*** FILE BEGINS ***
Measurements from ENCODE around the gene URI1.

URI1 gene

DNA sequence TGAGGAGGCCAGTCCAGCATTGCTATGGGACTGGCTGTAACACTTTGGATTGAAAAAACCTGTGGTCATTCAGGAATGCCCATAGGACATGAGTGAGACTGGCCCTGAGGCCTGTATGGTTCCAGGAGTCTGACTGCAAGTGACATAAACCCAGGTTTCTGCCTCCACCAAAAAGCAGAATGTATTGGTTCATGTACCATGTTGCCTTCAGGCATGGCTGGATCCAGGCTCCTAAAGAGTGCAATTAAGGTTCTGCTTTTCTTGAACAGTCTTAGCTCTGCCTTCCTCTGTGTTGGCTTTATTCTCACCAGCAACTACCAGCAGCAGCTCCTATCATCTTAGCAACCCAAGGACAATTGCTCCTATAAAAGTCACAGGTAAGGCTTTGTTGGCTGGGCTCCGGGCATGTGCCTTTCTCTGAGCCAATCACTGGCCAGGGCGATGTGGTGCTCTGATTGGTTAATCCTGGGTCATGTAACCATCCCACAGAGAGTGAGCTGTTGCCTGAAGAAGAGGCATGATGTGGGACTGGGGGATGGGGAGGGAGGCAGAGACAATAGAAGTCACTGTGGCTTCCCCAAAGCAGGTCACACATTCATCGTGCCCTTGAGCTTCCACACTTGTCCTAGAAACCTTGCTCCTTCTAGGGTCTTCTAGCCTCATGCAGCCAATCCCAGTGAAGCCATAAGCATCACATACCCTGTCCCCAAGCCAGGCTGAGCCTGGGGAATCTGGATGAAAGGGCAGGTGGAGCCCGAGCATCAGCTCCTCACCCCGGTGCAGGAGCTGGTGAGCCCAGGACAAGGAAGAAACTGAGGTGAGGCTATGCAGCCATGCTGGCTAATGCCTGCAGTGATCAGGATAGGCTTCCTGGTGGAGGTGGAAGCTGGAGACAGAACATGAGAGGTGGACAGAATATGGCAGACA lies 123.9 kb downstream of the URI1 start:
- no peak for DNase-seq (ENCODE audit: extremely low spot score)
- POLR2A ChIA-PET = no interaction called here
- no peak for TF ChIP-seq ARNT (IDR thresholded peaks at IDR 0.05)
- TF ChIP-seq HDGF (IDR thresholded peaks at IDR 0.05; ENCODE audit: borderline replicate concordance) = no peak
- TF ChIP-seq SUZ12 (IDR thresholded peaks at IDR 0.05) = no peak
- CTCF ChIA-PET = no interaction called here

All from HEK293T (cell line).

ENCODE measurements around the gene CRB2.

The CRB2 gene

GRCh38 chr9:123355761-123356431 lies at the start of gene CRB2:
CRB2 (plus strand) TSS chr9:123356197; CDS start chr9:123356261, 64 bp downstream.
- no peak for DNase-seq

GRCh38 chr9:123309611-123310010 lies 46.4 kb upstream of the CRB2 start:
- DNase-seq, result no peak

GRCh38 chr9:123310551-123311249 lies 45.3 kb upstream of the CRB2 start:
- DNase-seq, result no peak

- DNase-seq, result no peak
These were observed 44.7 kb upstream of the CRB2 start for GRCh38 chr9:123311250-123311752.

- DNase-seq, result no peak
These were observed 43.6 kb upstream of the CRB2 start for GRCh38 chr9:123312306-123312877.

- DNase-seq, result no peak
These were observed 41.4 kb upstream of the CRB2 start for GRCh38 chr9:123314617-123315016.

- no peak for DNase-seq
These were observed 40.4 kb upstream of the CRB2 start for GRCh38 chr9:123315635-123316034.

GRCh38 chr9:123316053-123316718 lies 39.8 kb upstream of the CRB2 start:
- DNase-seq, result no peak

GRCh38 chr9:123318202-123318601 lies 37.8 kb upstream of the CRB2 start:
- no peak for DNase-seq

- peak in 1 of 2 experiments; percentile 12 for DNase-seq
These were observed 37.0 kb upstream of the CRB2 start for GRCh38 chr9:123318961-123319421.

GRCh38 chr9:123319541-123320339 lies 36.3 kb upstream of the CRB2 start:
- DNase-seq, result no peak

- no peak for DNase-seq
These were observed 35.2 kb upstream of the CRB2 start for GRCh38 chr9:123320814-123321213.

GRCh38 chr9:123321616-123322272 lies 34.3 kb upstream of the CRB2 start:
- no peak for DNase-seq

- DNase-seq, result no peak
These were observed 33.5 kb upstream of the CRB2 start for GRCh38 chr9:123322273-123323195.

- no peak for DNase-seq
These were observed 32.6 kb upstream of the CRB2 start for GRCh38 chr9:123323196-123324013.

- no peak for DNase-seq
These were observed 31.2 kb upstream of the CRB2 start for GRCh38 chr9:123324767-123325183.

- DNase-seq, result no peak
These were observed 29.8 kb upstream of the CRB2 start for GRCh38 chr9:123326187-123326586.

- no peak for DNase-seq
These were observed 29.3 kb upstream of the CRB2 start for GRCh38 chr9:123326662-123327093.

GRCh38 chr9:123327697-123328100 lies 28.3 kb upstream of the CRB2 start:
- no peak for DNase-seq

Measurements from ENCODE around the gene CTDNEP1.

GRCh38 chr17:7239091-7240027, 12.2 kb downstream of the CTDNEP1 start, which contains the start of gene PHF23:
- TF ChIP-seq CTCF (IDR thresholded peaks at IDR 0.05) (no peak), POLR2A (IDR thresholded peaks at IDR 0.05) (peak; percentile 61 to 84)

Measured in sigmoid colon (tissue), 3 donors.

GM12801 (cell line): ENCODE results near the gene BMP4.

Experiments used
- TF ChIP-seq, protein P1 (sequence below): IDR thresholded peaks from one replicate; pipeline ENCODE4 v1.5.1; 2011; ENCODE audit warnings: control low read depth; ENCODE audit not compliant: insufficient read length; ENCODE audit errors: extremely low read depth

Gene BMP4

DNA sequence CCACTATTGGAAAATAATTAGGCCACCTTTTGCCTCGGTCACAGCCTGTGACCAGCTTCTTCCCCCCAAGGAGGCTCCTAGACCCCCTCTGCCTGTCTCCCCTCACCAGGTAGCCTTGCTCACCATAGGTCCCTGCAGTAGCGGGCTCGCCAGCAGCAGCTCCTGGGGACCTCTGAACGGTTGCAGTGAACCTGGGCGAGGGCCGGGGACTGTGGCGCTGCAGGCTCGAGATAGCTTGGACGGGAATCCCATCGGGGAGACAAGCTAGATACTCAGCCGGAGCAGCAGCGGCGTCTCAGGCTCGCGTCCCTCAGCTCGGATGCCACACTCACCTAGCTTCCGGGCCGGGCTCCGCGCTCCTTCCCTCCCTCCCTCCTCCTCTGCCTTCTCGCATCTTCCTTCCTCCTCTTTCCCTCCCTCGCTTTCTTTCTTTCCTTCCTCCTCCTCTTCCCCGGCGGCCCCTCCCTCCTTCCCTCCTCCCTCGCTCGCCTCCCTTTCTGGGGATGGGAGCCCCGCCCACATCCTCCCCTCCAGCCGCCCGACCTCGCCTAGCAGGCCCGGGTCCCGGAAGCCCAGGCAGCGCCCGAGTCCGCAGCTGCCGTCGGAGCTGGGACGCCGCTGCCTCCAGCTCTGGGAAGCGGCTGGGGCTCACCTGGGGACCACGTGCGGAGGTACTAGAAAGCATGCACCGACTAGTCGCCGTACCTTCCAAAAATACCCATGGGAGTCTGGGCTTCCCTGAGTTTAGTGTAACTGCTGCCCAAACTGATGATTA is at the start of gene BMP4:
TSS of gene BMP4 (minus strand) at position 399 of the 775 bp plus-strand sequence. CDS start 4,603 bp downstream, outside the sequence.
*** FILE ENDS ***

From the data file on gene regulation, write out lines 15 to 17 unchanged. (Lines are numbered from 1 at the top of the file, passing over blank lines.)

- no peak for DNase-seq

GRCh38 chr9:123309611-123310010 lies 46.4 kb upstream of the CRB2 start:
- DNase-seq, result no peak